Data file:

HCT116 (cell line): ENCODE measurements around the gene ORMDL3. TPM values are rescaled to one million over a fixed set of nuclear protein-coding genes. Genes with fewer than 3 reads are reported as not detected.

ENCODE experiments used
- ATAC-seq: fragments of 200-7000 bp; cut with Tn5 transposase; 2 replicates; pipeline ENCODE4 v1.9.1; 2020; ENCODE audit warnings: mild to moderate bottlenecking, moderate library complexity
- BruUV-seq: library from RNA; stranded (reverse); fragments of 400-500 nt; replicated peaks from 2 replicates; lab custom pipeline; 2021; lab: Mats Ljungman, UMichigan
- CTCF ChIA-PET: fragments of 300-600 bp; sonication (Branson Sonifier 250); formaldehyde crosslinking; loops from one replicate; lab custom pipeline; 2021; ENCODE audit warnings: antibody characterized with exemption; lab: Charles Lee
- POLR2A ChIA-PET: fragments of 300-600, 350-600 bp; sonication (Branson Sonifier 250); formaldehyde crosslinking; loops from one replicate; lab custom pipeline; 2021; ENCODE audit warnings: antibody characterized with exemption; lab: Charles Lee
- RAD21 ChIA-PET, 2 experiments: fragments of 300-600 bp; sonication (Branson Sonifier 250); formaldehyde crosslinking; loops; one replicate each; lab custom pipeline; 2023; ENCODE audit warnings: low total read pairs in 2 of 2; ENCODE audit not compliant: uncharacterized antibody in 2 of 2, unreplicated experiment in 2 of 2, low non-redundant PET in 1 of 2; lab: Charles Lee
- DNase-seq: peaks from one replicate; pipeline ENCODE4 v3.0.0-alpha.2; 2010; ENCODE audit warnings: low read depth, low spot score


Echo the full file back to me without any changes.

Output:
HCT116 (cell line): ENCODE measurements around the gene ORMDL3. TPM values are rescaled to one million over a fixed set of nuclear protein-coding genes. Genes with fewer than 3 reads are reported as not detected.

ENCODE experiments used
- ATAC-seq: fragments of 200-7000 bp; cut with Tn5 transposase; 2 replicates; pipeline ENCODE4 v1.9.1; 2020; ENCODE audit warnings: mild to moderate bottlenecking, moderate library complexity
- BruUV-seq: library from RNA; stranded (reverse); fragments of 400-500 nt; replicated peaks from 2 replicates; lab custom pipeline; 2021; lab: Mats Ljungman, UMichigan
- CTCF ChIA-PET: fragments of 300-600 bp; sonication (Branson Sonifier 250); formaldehyde crosslinking; loops from one replicate; lab custom pipeline; 2021; ENCODE audit warnings: antibody characterized with exemption; lab: Charles Lee
- POLR2A ChIA-PET: fragments of 300-600, 350-600 bp; sonication (Branson Sonifier 250); formaldehyde crosslinking; loops from one replicate; lab custom pipeline; 2021; ENCODE audit warnings: antibody characterized with exemption; lab: Charles Lee
- RAD21 ChIA-PET, 2 experiments: fragments of 300-600 bp; sonication (Branson Sonifier 250); formaldehyde crosslinking; loops; one replicate each; lab custom pipeline; 2023; ENCODE audit warnings: low total read pairs in 2 of 2; ENCODE audit not compliant: uncharacterized antibody in 2 of 2, unreplicated experiment in 2 of 2, low non-redundant PET in 1 of 2; lab: Charles Lee
- DNase-seq: peaks from one replicate; pipeline ENCODE4 v3.0.0-alpha.2; 2010; ENCODE audit warnings: low read depth, low spot score